Some friends and I went yesterday for a couple beers at a local bar we frequent.
I arrived first so decided to get started without them because it was insanely hot and an ice cold beer sounded super refreshing.
On our last visit, we'd been recommended an amazing brew but this time around I couldn't remember anything about it other than it having a rather light appearance and having something like a vanilla sweetness to it.
I asked the bartender what light beers he had that might have a hint of vanilla.
Of the twelve or so beers on tap, he mentioned two wheats. I tried them both. Neither was the one I was thinking of.
I ended up going with a prickly pear wheat.
One of my friends arrived moments later and asked for an Avery White Rascal.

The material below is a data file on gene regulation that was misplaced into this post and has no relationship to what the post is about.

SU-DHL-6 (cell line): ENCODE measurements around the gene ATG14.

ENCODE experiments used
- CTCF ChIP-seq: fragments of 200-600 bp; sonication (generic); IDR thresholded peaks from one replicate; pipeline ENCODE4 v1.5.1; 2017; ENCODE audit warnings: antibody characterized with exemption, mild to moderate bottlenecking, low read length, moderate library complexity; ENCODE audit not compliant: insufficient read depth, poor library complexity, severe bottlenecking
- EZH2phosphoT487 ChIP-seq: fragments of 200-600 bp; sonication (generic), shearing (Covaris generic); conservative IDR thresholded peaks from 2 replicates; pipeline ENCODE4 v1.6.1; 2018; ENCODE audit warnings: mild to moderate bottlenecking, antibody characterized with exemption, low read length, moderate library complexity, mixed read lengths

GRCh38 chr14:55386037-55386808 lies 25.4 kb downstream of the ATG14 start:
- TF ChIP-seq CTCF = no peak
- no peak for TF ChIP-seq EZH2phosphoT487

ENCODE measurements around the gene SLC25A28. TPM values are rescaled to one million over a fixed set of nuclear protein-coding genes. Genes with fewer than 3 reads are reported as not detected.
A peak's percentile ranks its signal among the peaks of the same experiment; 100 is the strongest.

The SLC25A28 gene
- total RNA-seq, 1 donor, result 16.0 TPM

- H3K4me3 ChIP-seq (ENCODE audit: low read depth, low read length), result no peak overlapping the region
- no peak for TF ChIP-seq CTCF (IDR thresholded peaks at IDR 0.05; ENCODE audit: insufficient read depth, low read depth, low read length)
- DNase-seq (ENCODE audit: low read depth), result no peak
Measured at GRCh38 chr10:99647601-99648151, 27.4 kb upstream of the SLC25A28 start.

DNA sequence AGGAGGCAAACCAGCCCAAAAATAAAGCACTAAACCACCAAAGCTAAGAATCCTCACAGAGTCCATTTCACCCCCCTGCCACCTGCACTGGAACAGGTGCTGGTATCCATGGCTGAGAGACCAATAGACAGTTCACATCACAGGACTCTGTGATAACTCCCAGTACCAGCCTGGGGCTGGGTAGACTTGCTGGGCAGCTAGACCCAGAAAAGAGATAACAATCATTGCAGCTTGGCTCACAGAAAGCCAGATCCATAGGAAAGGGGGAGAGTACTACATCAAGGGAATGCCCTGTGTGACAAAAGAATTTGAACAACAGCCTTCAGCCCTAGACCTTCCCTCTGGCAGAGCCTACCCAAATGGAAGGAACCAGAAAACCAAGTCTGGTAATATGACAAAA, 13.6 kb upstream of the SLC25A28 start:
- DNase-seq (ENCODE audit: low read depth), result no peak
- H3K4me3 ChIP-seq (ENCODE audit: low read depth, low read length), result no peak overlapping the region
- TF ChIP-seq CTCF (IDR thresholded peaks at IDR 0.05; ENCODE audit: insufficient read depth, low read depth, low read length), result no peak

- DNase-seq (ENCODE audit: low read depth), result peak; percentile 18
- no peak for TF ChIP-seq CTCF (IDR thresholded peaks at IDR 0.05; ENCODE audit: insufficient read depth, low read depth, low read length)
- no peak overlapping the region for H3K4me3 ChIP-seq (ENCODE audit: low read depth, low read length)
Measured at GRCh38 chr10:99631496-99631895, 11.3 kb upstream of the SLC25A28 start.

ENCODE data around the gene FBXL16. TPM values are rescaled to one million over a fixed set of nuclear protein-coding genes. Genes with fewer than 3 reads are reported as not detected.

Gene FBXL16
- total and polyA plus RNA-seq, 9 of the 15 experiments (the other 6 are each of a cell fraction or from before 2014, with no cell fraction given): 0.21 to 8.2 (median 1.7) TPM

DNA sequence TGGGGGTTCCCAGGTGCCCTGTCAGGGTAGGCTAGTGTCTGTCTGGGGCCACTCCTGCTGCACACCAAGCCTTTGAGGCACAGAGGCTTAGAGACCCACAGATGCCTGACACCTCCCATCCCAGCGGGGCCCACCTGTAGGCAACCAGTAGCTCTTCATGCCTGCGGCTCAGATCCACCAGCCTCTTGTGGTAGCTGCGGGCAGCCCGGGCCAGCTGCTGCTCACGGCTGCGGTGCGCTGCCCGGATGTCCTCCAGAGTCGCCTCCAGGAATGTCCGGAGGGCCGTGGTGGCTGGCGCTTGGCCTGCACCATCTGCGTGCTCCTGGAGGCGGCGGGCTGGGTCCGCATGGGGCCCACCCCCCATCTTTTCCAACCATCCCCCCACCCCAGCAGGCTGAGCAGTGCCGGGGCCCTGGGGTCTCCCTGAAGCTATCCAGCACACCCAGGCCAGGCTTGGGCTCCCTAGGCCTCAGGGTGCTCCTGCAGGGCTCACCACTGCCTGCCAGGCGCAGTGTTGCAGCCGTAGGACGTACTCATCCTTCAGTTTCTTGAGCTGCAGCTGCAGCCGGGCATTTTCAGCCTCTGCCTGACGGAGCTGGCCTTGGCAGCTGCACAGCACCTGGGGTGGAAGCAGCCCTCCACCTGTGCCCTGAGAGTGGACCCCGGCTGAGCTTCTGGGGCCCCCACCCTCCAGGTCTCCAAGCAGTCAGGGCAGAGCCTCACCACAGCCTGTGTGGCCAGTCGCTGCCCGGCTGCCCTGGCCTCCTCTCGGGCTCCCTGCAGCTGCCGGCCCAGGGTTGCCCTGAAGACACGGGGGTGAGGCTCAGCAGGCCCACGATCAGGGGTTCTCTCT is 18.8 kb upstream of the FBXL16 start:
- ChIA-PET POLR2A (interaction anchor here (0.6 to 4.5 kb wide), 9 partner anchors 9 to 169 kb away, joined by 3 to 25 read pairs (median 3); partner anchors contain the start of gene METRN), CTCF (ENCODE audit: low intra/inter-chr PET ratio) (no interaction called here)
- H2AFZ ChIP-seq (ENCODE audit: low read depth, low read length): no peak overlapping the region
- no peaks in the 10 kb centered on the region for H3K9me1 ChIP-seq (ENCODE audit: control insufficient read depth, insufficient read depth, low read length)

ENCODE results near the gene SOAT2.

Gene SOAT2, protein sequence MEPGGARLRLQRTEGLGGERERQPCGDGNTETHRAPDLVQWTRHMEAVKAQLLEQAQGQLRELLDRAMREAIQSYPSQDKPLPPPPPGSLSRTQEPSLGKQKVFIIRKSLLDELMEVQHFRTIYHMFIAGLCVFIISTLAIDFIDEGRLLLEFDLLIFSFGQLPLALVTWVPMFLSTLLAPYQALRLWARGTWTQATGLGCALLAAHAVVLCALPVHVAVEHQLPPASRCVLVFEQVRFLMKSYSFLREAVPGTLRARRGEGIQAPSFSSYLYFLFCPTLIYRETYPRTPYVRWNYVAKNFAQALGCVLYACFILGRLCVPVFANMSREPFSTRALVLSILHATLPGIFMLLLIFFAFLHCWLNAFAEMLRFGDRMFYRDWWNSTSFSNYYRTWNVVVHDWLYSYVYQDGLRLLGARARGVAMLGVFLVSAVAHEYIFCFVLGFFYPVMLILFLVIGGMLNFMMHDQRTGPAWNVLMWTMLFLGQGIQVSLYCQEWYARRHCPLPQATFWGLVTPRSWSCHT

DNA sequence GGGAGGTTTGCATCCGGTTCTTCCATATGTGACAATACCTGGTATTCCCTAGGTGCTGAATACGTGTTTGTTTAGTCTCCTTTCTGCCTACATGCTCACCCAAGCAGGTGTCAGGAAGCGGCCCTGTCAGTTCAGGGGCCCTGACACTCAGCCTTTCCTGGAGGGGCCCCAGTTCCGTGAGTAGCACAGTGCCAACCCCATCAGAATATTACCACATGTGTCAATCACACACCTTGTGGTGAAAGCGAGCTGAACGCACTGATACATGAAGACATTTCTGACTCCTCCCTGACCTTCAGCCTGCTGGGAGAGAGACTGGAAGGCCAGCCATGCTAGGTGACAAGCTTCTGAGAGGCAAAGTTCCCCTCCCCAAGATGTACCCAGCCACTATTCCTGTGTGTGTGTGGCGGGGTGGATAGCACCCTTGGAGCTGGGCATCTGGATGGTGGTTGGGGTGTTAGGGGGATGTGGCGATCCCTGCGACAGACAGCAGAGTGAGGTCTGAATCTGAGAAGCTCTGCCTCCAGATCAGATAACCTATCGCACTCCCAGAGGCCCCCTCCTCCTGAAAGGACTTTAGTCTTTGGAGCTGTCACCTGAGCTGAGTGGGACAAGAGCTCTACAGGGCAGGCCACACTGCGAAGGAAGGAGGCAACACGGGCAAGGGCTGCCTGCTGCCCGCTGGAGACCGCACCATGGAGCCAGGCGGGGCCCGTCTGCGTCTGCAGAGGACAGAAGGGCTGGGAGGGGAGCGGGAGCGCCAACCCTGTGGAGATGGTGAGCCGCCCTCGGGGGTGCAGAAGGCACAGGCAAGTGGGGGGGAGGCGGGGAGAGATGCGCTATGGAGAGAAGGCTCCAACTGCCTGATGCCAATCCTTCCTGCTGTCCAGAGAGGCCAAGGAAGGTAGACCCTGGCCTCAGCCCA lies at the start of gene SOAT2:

Damnit, that's the one!
Of course, the one tap handle I couldn't see clearly as it was turned at an awkward angle. If I'd read it, I would've recalled it immediately.
But what bothered me is that it's clearly a visually light beer and, though not necessarily vanilla, it is certainly sweet.
Why didn't the bartender mention it?
In this case, I was an idiot that didn't really know what I was talking about. I'm not a beer connoisseur.
As the professional, I would've liked the bartender to read between the lines a little bit to realize that maybe I wasn't necessarily looking for a "vanilla" beer but rather just a sweet one and hey, look at that, we've got this White Rascal!
Though the prickly pear wasn't horrible.
It's this slightly abstract thinking that I have to do a lot for potential clients.
"We want a website with feature one, feature two, and feature three".
In reality, they just want result X and believe features one, two, and three are going to get them there.
Many times they're off the mark.
I'm sure I'm not the only one experiencing this on a regular basis. That's the value we provide as professionals, right?